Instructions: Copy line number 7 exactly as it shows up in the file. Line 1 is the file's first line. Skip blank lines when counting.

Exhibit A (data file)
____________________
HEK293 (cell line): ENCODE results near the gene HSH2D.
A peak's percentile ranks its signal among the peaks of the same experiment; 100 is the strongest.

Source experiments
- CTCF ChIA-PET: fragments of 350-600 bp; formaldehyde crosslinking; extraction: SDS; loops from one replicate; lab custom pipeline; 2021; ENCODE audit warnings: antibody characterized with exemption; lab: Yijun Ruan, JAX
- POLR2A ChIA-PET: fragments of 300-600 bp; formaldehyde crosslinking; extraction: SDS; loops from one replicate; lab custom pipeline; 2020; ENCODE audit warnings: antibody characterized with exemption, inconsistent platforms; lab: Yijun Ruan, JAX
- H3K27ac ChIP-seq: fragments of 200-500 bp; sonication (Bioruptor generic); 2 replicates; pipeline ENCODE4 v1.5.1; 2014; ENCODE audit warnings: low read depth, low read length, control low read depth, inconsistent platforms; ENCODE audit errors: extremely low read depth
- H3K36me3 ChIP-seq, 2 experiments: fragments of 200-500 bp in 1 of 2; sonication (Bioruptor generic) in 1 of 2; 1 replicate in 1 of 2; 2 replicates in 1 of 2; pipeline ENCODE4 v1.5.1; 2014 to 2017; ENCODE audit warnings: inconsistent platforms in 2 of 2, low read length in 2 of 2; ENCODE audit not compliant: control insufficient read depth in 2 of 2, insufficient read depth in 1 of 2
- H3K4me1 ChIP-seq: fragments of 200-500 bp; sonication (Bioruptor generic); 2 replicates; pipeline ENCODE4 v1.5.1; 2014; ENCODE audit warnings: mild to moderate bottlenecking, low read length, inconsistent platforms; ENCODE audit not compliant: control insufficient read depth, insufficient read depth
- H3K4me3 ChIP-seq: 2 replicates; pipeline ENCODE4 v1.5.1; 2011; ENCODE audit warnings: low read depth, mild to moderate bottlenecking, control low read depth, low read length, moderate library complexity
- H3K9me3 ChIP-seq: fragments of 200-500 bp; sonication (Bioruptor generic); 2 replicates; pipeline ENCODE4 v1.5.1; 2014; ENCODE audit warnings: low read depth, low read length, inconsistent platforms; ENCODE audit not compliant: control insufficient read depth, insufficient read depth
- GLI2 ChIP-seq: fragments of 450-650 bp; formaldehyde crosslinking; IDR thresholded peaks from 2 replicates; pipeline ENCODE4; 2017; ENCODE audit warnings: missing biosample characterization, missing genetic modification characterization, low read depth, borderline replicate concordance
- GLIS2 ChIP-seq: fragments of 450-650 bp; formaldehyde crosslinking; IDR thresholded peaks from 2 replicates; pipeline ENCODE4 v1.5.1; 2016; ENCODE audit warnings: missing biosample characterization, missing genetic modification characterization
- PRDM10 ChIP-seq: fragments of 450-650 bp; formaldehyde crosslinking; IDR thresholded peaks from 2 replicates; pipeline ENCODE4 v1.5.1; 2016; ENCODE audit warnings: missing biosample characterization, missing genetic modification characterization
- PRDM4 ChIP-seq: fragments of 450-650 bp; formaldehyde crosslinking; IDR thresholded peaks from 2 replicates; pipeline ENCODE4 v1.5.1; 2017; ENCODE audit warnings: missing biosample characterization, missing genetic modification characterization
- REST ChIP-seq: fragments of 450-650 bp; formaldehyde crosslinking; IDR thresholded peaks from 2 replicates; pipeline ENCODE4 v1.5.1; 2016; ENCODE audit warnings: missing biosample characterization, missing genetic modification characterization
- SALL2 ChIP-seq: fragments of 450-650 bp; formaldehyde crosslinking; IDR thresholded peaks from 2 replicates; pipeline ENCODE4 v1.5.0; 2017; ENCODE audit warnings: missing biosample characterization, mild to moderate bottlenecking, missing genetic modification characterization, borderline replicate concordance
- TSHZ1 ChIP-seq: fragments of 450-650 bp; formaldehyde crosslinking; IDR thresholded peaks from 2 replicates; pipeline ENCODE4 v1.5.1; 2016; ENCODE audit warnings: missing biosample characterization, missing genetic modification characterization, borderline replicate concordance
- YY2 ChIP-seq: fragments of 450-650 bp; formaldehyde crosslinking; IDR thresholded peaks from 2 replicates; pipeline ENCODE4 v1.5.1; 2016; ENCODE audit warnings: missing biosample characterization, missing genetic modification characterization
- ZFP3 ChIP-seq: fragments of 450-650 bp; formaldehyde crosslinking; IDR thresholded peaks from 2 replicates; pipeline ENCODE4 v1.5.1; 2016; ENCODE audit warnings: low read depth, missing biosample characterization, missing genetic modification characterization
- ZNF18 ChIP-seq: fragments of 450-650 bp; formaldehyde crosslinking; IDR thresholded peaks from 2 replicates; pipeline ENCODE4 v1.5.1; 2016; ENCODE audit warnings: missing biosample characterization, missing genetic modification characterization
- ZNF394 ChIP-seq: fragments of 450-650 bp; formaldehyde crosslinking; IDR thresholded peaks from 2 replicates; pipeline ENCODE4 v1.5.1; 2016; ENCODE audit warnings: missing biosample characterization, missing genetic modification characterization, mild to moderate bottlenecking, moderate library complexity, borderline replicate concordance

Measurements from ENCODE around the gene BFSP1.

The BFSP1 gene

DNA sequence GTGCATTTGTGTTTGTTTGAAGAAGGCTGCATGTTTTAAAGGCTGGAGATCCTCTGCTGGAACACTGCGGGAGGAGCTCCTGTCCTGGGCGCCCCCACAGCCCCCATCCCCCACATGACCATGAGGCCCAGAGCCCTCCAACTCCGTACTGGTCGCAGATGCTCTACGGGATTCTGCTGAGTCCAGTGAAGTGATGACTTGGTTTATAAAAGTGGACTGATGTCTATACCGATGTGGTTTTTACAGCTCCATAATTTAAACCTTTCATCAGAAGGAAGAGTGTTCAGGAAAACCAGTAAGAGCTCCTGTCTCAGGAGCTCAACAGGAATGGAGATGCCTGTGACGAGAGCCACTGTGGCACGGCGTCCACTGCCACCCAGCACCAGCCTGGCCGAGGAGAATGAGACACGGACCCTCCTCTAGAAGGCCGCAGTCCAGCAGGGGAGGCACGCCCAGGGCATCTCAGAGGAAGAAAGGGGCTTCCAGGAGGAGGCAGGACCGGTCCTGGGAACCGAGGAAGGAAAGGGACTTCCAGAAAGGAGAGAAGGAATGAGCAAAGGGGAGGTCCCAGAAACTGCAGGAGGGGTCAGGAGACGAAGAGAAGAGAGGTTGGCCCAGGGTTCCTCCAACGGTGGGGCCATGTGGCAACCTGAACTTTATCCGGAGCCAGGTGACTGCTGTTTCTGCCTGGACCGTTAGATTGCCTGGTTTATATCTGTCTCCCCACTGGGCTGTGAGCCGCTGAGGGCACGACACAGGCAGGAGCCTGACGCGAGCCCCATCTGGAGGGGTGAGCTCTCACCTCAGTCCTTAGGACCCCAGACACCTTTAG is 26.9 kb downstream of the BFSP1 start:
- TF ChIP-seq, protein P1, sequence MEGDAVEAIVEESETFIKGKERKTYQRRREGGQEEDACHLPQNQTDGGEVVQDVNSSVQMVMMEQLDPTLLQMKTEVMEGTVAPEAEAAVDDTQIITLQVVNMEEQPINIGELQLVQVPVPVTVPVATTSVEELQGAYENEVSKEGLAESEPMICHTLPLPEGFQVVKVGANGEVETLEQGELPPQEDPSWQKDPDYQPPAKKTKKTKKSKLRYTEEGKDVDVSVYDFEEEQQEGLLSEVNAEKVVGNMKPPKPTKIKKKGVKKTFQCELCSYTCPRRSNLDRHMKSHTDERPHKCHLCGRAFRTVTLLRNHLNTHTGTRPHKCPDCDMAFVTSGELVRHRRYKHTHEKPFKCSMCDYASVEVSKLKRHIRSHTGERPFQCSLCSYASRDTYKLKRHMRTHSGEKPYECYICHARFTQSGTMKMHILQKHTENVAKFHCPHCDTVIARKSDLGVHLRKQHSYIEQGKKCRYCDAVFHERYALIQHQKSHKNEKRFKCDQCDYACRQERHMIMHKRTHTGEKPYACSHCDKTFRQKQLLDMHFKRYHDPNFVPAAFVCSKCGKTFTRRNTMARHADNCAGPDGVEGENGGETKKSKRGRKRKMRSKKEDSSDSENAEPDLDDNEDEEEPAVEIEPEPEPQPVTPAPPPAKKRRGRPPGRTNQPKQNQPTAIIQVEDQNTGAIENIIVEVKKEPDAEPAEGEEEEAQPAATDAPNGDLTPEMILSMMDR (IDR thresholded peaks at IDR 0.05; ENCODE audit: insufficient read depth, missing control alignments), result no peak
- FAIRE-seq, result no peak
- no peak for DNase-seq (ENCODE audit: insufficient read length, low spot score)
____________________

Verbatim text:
- H3K36me3 ChIP-seq, 2 experiments: fragments of 200-500 bp in 1 of 2; sonication (Bioruptor generic) in 1 of 2; 1 replicate in 1 of 2; 2 replicates in 1 of 2; pipeline ENCODE4 v1.5.1; 2014 to 2017; ENCODE audit warnings: inconsistent platforms in 2 of 2, low read length in 2 of 2; ENCODE audit not compliant: control insufficient read depth in 2 of 2, insufficient read depth in 1 of 2